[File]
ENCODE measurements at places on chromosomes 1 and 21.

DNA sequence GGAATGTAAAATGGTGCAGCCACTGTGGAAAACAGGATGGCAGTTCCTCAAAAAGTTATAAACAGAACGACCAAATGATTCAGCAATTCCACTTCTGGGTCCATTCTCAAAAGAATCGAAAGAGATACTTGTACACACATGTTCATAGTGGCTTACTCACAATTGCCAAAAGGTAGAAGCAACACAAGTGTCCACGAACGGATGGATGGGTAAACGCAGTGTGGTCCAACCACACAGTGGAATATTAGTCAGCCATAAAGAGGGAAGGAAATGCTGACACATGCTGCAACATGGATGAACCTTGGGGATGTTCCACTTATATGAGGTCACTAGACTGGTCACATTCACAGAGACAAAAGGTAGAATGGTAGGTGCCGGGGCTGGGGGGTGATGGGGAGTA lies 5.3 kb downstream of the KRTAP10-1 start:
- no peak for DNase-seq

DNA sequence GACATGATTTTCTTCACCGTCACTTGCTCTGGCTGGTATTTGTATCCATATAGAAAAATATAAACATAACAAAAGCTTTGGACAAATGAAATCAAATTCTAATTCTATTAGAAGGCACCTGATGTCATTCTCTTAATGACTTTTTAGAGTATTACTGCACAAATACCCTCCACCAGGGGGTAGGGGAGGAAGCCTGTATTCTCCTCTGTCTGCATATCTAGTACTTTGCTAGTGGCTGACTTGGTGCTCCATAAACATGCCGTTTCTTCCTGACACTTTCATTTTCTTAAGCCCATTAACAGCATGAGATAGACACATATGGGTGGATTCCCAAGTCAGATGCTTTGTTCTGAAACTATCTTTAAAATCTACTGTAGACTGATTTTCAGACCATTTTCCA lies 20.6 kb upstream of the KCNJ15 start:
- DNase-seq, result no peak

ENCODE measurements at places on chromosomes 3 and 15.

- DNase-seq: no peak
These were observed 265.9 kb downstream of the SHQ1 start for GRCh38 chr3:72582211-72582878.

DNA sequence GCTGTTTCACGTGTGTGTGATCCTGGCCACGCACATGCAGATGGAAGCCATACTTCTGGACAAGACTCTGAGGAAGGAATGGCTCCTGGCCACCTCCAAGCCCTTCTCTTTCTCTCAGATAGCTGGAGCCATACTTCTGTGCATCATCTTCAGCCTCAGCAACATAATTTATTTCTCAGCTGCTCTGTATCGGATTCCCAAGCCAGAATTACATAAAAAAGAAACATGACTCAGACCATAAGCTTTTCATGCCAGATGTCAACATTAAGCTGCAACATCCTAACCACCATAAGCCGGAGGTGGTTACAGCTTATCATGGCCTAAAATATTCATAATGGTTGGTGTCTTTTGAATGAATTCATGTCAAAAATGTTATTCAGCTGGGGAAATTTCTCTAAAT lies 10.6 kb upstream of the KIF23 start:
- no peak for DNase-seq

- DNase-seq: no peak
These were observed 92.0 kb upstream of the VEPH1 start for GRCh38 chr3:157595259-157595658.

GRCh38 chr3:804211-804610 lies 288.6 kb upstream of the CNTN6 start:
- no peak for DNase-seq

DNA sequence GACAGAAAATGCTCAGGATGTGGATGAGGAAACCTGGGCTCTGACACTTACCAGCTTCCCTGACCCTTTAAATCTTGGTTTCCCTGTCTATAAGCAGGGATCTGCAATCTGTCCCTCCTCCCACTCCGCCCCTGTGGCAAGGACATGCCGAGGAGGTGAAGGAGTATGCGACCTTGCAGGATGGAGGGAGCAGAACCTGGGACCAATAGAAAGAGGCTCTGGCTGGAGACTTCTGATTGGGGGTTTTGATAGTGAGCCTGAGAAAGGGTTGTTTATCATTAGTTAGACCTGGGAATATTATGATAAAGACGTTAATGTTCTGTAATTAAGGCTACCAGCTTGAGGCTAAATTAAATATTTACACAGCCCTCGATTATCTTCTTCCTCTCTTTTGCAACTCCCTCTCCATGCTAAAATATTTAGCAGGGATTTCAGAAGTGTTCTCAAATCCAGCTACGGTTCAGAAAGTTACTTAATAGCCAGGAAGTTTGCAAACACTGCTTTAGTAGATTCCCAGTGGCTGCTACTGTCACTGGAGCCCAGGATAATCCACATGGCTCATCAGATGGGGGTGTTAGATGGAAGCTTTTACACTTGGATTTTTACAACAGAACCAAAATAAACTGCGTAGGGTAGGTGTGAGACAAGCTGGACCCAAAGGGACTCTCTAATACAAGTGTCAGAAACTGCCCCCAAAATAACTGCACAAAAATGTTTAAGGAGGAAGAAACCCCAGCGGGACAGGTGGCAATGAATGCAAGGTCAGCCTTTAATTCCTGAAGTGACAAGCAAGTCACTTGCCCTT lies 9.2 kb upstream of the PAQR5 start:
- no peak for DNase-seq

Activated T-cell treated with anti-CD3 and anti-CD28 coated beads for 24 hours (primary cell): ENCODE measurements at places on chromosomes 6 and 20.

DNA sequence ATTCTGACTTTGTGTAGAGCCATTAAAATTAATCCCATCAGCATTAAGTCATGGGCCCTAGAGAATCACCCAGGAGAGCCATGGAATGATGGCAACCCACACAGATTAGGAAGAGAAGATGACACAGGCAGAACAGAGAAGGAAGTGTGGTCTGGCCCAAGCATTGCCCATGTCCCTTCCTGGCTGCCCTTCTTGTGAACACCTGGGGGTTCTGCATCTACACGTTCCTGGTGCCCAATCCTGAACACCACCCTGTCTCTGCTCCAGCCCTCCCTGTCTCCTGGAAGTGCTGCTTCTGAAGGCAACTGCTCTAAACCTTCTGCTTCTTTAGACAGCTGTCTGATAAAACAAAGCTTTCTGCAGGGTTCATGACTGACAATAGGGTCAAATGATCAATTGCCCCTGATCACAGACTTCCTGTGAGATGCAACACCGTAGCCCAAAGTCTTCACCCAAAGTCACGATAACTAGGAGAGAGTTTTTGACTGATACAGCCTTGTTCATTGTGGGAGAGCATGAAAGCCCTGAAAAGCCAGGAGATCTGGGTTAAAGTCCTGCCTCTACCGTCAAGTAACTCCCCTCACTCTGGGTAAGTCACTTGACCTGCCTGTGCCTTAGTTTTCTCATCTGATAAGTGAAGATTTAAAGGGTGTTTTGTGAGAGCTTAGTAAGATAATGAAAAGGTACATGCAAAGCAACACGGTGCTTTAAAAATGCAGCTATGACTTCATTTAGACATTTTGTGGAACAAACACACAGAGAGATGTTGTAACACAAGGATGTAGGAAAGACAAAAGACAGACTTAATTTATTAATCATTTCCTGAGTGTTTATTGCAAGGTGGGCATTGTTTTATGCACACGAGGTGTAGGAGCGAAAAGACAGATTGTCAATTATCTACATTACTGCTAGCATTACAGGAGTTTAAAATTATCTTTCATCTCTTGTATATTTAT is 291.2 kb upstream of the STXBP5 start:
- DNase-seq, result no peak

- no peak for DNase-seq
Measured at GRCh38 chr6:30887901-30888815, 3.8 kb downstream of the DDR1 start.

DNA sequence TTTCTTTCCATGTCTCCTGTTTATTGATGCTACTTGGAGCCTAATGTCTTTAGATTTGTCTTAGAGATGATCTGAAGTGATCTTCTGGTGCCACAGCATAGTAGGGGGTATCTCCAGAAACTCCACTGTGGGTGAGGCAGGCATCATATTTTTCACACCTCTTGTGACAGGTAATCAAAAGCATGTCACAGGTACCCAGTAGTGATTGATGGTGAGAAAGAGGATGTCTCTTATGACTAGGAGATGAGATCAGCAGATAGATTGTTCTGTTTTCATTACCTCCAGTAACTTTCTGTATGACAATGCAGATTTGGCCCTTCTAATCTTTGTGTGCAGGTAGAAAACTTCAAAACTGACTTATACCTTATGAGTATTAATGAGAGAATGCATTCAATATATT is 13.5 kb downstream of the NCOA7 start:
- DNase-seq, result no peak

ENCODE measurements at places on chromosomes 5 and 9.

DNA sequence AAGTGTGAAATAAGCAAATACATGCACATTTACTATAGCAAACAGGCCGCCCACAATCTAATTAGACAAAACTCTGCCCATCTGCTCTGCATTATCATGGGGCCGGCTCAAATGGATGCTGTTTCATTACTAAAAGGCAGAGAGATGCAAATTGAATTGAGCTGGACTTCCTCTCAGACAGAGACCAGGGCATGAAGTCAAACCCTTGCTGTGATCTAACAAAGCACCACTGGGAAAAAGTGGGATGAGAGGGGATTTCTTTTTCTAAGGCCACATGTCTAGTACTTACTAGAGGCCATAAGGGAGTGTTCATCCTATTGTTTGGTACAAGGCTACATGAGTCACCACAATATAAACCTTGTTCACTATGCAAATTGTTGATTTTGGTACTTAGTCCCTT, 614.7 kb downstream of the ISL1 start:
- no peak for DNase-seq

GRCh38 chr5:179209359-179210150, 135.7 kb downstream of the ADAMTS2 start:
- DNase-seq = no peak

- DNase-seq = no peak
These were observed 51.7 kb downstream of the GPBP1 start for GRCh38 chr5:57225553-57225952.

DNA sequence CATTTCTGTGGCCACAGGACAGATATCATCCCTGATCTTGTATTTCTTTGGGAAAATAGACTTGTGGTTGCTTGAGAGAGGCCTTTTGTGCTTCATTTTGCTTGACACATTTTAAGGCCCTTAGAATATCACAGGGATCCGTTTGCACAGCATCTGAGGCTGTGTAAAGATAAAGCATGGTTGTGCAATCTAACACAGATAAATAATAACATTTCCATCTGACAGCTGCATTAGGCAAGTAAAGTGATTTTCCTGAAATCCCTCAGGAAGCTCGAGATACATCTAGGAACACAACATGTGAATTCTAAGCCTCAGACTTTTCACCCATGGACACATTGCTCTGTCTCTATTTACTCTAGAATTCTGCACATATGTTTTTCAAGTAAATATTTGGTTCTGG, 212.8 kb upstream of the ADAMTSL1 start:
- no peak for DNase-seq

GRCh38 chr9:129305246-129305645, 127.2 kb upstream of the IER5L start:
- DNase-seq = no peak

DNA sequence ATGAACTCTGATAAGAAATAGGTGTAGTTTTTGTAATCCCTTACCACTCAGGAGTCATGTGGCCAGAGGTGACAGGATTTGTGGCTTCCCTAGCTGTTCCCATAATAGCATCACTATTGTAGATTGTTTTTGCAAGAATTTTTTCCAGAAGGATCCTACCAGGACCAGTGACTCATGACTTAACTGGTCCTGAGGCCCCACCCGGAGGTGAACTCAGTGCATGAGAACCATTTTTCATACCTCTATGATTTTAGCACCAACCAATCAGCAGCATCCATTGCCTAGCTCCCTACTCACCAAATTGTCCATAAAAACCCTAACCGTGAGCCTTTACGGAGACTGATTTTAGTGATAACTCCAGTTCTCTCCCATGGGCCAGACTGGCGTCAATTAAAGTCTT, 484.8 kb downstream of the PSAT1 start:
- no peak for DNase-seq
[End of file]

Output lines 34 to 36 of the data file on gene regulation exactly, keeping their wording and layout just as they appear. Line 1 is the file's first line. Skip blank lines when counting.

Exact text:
- DNase-seq = no peak

DNA sequence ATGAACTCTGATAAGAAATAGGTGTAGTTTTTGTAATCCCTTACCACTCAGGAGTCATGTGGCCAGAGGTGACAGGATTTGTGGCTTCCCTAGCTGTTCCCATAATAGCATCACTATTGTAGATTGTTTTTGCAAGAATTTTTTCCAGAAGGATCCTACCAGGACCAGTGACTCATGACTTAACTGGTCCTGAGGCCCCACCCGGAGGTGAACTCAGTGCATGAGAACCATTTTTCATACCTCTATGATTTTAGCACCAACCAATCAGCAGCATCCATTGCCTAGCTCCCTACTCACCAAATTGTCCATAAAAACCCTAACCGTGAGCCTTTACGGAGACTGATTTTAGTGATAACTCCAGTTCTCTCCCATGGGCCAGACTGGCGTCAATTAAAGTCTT, 484.8 kb downstream of the PSAT1 start:
- no peak for DNase-seq